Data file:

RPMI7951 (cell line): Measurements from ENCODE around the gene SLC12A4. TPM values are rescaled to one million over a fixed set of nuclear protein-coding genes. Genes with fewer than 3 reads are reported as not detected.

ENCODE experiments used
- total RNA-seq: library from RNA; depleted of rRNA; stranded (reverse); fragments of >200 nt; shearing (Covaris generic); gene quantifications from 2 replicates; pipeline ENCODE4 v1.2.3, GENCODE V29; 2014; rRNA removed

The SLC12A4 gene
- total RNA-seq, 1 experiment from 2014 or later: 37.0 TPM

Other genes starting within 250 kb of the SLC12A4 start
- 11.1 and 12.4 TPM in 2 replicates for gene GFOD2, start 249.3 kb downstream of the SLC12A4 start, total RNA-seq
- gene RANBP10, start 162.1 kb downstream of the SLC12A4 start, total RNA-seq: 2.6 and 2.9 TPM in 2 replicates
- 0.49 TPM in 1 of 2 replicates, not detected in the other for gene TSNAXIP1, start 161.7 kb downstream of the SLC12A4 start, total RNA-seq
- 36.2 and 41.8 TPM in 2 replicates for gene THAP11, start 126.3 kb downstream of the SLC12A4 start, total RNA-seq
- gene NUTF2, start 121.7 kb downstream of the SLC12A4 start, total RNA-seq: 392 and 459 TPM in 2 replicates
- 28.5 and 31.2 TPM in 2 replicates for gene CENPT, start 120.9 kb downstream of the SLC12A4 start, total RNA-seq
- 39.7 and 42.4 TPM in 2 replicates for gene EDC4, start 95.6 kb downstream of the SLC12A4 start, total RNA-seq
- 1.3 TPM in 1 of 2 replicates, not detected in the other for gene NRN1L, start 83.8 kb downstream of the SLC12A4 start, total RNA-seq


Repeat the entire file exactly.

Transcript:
RPMI7951 (cell line): Measurements from ENCODE around the gene SLC12A4. TPM values are rescaled to one million over a fixed set of nuclear protein-coding genes. Genes with fewer than 3 reads are reported as not detected.

ENCODE experiments used
- total RNA-seq: library from RNA; depleted of rRNA; stranded (reverse); fragments of >200 nt; shearing (Covaris generic); gene quantifications from 2 replicates; pipeline ENCODE4 v1.2.3, GENCODE V29; 2014; rRNA removed

The SLC12A4 gene
- total RNA-seq, 1 experiment from 2014 or later: 37.0 TPM

Other genes starting within 250 kb of the SLC12A4 start
- 11.1 and 12.4 TPM in 2 replicates for gene GFOD2, start 249.3 kb downstream of the SLC12A4 start, total RNA-seq
- gene RANBP10, start 162.1 kb downstream of the SLC12A4 start, total RNA-seq: 2.6 and 2.9 TPM in 2 replicates
- 0.49 TPM in 1 of 2 replicates, not detected in the other for gene TSNAXIP1, start 161.7 kb downstream of the SLC12A4 start, total RNA-seq
- 36.2 and 41.8 TPM in 2 replicates for gene THAP11, start 126.3 kb downstream of the SLC12A4 start, total RNA-seq
- gene NUTF2, start 121.7 kb downstream of the SLC12A4 start, total RNA-seq: 392 and 459 TPM in 2 replicates
- 28.5 and 31.2 TPM in 2 replicates for gene CENPT, start 120.9 kb downstream of the SLC12A4 start, total RNA-seq
- 39.7 and 42.4 TPM in 2 replicates for gene EDC4, start 95.6 kb downstream of the SLC12A4 start, total RNA-seq
- 1.3 TPM in 1 of 2 replicates, not detected in the other for gene NRN1L, start 83.8 kb downstream of the SLC12A4 start, total RNA-seq